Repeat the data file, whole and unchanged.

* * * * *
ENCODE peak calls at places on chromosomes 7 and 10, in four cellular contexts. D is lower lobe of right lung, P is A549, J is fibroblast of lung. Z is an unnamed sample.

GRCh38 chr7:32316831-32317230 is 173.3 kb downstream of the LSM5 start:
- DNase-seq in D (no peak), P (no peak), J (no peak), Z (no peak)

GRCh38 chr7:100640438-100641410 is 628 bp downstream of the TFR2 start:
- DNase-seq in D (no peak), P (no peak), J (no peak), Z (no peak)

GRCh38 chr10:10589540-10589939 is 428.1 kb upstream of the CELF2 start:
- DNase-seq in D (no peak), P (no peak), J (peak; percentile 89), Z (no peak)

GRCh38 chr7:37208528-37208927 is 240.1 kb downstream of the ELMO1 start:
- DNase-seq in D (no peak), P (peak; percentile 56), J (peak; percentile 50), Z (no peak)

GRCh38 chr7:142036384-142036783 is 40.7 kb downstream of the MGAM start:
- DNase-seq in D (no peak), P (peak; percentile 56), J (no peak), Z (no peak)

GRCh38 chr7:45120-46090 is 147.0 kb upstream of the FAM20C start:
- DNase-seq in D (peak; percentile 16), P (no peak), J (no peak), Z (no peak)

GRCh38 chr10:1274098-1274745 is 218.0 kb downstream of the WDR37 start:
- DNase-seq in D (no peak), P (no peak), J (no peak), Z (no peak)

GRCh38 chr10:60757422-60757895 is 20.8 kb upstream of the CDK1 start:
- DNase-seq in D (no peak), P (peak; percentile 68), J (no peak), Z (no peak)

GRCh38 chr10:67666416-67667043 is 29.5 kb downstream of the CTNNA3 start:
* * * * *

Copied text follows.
ENCODE peak calls at places on chromosomes 7 and 10, in four cellular contexts. D is lower lobe of right lung, P is A549, J is fibroblast of lung. Z is an unnamed sample.

GRCh38 chr7:32316831-32317230 is 173.3 kb downstream of the LSM5 start:
- DNase-seq in D (no peak), P (no peak), J (no peak), Z (no peak)

GRCh38 chr7:100640438-100641410 is 628 bp downstream of the TFR2 start:
- DNase-seq in D (no peak), P (no peak), J (no peak), Z (no peak)

GRCh38 chr10:10589540-10589939 is 428.1 kb upstream of the CELF2 start:
- DNase-seq in D (no peak), P (no peak), J (peak; percentile 89), Z (no peak)

GRCh38 chr7:37208528-37208927 is 240.1 kb downstream of the ELMO1 start:
- DNase-seq in D (no peak), P (peak; percentile 56), J (peak; percentile 50), Z (no peak)

GRCh38 chr7:142036384-142036783 is 40.7 kb downstream of the MGAM start:
- DNase-seq in D (no peak), P (peak; percentile 56), J (no peak), Z (no peak)

GRCh38 chr7:45120-46090 is 147.0 kb upstream of the FAM20C start:
- DNase-seq in D (peak; percentile 16), P (no peak), J (no peak), Z (no peak)

GRCh38 chr10:1274098-1274745 is 218.0 kb downstream of the WDR37 start:
- DNase-seq in D (no peak), P (no peak), J (no peak), Z (no peak)

GRCh38 chr10:60757422-60757895 is 20.8 kb upstream of the CDK1 start:
- DNase-seq in D (no peak), P (peak; percentile 68), J (no peak), Z (no peak)

GRCh38 chr10:67666416-67667043 is 29.5 kb downstream of the CTNNA3 start: